Audio producer Carlos Portela says they initially thought of using “a cheerful vallenato or a salsa”, but realised this might cause “the listener’s mind to wander”. So they decided instead on a sentimental song with emotional lyrics to help the hostages make the link between the song and the Morse code hidden within it.

“The lyrics to Better Days speak of the heart, of the resilience and the strength that the hostages must possess to be able to move forward and not to despair when they are alone,” says Mr Díaz, who co-wrote the lyrics with Mr Portela.

They enlisted the help of rock singer Angelo, who had come up through the ranks of Colombia’s version of the X Factor, and singer and actor Natalia Gutiérrez.

Mr Portela, along with composer, producer and sound engineer Amaury Hernández, carried out a lot of research into Morse Code, including how many words per minute a person could decipher. They decided to use a synthesizer in the track to help camouflage the message.

The code was inserted in three different places within the song and the team decided to transmit one simple message: “19 people rescued. You’re next. Don’t lose hope.”

After eight months, the song was ready for its first broadcast in 2010 on Mr Hoyos’s programme and by-passed the commercial stations to play on more than 130 rural stations across Colombia.

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“There are many millions of people who have listened to the song Better Days, but that wasn’t our goal,” says Mr Ortíz. “Success for us was to be found in small, specific numbers. It was in the chosen few hearing it and understanding it.”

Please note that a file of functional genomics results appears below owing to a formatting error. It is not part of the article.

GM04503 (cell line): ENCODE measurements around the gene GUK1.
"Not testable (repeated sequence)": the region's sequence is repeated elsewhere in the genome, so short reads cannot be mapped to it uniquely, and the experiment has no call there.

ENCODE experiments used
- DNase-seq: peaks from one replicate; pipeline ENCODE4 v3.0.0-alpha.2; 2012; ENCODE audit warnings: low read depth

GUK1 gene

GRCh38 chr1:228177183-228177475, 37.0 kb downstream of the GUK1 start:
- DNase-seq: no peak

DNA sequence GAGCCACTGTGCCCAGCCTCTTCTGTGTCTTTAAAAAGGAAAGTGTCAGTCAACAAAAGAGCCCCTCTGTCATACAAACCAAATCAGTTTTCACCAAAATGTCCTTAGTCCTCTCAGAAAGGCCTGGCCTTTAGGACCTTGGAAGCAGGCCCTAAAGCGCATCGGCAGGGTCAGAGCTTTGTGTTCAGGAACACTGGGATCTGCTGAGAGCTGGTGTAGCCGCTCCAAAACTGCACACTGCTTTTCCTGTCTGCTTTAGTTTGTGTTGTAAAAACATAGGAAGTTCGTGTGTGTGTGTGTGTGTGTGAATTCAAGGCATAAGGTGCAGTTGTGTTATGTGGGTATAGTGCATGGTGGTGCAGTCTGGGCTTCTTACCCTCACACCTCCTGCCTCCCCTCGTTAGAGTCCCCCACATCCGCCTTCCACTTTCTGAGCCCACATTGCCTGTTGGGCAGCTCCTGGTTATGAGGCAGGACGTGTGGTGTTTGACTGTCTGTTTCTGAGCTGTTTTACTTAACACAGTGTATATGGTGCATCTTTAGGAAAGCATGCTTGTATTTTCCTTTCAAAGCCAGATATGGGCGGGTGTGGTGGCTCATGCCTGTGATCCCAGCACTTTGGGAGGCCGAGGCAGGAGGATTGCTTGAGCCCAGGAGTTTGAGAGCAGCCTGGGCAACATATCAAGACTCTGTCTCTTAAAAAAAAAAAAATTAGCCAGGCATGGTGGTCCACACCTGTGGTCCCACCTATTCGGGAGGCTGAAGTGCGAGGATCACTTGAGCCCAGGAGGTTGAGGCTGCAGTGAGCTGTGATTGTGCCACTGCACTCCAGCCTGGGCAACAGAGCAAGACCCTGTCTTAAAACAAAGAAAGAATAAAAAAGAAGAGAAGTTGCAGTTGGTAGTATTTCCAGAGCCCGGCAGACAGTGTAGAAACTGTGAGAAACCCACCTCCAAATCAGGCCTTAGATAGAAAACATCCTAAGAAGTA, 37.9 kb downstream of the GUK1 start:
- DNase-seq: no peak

Gen Mendieta, who had been rescued in the same year, helped the mission by appearing on live TV and asking the rebels to give the hostages access to the radio for company.

“Someone once said, ‘Whoever has a book is not alone,” he says, “and in our case, it was, ‘Whoever has a radio is not alone.'”

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Find out more

  • Listen to The Documentary: Colombia’s Life-Saving Pop Song on BBC Sounds (Producer: Anna Miles)

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But with airplay also came the risk that the Farc would decode the hidden message.

“When you consider that the hostages were faced with the possibility of dying in the jungle, far from their families, to take a risk in the area of communications was both valid and important,” says Col Espejo.

It was not until hostages started to be released over the next few months and years that intelligence about the success of the song came back. Col Espejo says one rescued hostage spoke of hearing the Morse code message in his psychological evaluation and had passed on its meaning to his fellow captives.

“When the news arrived that the song had worked, I walked down the street with such a feeling of joy that I couldn’t stop myself from smiling,” says Mr Portela.

The Golden Lion award

Image source, Juan Carlos Ortíz

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Many of the production team kept their involvement in the song quiet until very recently.

“Can you believe that my family didn’t know?” says Ms Gutiérrez. ” I never said anything to them for years about it because of the confidentiality clause.”

The song also won its creative team a prestigious design award: The Golden Lion from Cannes.

The political landscape has significantly changed in Colombia since Better Days received its first radio play. In 2016, the Farc signed a landmark peace deal with the Colombian government and thousands of former rebels have demilitarised. But the country still grapples with violence from other armed groups and widespread drug trafficking.

Colombia still has a long way to go to face many of the atrocities committed during the armed conflict, including those by the army.

So the song for Col Espejo, now retired, is bittersweet.

Better Days, though rooted in the past, remains an anthem for the future too.